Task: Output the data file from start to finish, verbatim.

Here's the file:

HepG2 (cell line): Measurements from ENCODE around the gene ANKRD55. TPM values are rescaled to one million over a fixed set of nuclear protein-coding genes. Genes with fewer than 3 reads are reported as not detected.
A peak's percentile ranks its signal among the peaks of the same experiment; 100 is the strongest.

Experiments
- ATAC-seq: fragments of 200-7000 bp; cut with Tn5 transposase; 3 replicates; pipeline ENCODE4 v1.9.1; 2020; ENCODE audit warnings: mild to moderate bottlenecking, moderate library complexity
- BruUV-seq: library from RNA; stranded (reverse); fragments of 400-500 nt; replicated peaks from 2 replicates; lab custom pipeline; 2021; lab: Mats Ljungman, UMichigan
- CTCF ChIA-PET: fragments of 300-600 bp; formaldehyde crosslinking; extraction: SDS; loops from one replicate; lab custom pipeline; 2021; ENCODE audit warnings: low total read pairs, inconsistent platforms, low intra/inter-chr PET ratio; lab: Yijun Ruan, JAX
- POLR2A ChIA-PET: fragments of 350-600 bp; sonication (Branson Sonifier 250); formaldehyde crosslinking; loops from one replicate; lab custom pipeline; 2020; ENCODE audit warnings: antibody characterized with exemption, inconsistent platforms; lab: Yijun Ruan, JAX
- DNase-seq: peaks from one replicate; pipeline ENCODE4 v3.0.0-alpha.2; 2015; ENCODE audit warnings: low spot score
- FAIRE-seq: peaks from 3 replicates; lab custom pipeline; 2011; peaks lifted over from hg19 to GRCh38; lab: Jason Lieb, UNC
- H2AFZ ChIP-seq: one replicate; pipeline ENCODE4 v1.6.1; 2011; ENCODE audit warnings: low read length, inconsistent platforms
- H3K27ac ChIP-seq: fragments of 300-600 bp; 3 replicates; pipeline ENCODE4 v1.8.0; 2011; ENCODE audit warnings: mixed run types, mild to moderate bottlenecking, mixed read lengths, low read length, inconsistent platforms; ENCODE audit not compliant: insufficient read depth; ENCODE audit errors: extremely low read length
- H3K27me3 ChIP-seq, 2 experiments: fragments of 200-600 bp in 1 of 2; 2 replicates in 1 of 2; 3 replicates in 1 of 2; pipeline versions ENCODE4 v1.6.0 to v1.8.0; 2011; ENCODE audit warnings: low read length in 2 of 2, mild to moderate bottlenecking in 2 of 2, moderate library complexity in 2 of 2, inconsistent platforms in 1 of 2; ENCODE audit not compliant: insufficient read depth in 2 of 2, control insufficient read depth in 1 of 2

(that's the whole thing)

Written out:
HepG2 (cell line): Measurements from ENCODE around the gene ANKRD55. TPM values are rescaled to one million over a fixed set of nuclear protein-coding genes. Genes with fewer than 3 reads are reported as not detected.
A peak's percentile ranks its signal among the peaks of the same experiment; 100 is the strongest.

Experiments
- ATAC-seq: fragments of 200-7000 bp; cut with Tn5 transposase; 3 replicates; pipeline ENCODE4 v1.9.1; 2020; ENCODE audit warnings: mild to moderate bottlenecking, moderate library complexity
- BruUV-seq: library from RNA; stranded (reverse); fragments of 400-500 nt; replicated peaks from 2 replicates; lab custom pipeline; 2021; lab: Mats Ljungman, UMichigan
- CTCF ChIA-PET: fragments of 300-600 bp; formaldehyde crosslinking; extraction: SDS; loops from one replicate; lab custom pipeline; 2021; ENCODE audit warnings: low total read pairs, inconsistent platforms, low intra/inter-chr PET ratio; lab: Yijun Ruan, JAX
- POLR2A ChIA-PET: fragments of 350-600 bp; sonication (Branson Sonifier 250); formaldehyde crosslinking; loops from one replicate; lab custom pipeline; 2020; ENCODE audit warnings: antibody characterized with exemption, inconsistent platforms; lab: Yijun Ruan, JAX
- DNase-seq: peaks from one replicate; pipeline ENCODE4 v3.0.0-alpha.2; 2015; ENCODE audit warnings: low spot score
- FAIRE-seq: peaks from 3 replicates; lab custom pipeline; 2011; peaks lifted over from hg19 to GRCh38; lab: Jason Lieb, UNC
- H2AFZ ChIP-seq: one replicate; pipeline ENCODE4 v1.6.1; 2011; ENCODE audit warnings: low read length, inconsistent platforms
- H3K27ac ChIP-seq: fragments of 300-600 bp; 3 replicates; pipeline ENCODE4 v1.8.0; 2011; ENCODE audit warnings: mixed run types, mild to moderate bottlenecking, mixed read lengths, low read length, inconsistent platforms; ENCODE audit not compliant: insufficient read depth; ENCODE audit errors: extremely low read length
- H3K27me3 ChIP-seq, 2 experiments: fragments of 200-600 bp in 1 of 2; 2 replicates in 1 of 2; 3 replicates in 1 of 2; pipeline versions ENCODE4 v1.6.0 to v1.8.0; 2011; ENCODE audit warnings: low read length in 2 of 2, mild to moderate bottlenecking in 2 of 2, moderate library complexity in 2 of 2, inconsistent platforms in 1 of 2; ENCODE audit not compliant: insufficient read depth in 2 of 2, control insufficient read depth in 1 of 2